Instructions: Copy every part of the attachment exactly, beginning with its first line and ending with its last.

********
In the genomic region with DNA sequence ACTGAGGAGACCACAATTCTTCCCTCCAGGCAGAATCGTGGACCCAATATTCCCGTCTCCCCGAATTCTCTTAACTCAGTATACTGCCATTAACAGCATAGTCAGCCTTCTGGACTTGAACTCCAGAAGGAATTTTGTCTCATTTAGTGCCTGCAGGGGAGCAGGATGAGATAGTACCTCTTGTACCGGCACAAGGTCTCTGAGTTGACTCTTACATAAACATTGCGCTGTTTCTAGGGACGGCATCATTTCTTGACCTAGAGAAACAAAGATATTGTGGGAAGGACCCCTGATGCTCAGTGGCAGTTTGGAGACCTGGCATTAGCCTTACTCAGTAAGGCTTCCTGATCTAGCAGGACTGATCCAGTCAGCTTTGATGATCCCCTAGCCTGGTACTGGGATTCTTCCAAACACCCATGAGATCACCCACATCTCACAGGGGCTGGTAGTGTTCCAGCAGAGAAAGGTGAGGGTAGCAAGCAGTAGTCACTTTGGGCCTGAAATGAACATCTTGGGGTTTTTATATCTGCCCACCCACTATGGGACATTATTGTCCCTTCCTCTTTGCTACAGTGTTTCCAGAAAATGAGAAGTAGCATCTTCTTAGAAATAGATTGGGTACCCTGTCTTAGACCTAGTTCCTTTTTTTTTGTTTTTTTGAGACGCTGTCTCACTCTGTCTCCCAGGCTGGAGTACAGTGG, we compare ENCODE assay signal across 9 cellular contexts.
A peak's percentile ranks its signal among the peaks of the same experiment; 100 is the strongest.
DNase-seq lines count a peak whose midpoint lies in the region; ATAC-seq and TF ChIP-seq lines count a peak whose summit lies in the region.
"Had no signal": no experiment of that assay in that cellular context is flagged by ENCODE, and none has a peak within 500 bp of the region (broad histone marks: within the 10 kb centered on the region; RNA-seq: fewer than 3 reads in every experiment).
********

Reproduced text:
In the genomic region with DNA sequence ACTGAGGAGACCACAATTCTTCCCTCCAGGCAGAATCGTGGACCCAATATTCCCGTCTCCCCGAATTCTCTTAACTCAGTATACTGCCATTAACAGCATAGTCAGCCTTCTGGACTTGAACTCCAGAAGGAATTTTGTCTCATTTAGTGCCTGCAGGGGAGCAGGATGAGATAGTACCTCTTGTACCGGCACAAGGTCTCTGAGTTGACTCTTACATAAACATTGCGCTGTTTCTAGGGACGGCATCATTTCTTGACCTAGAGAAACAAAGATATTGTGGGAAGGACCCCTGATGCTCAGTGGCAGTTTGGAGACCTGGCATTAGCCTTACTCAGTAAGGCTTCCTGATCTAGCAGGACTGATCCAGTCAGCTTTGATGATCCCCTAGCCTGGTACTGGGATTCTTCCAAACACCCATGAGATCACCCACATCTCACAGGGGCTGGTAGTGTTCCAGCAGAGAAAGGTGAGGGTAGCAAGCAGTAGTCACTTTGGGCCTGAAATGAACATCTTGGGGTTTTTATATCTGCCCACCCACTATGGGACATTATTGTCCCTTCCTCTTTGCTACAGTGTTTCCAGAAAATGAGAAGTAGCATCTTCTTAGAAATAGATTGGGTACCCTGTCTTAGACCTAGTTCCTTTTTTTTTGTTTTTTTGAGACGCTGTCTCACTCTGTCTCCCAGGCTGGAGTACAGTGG, we compare ENCODE assay signal across 9 cellular contexts.
A peak's percentile ranks its signal among the peaks of the same experiment; 100 is the strongest.
DNase-seq lines count a peak whose midpoint lies in the region; ATAC-seq and TF ChIP-seq lines count a peak whose summit lies in the region.
"Had no signal": no experiment of that assay in that cellular context is flagged by ENCODE, and none has a peak within 500 bp of the region (broad histone marks: within the 10 kb centered on the region; RNA-seq: fewer than 3 reads in every experiment).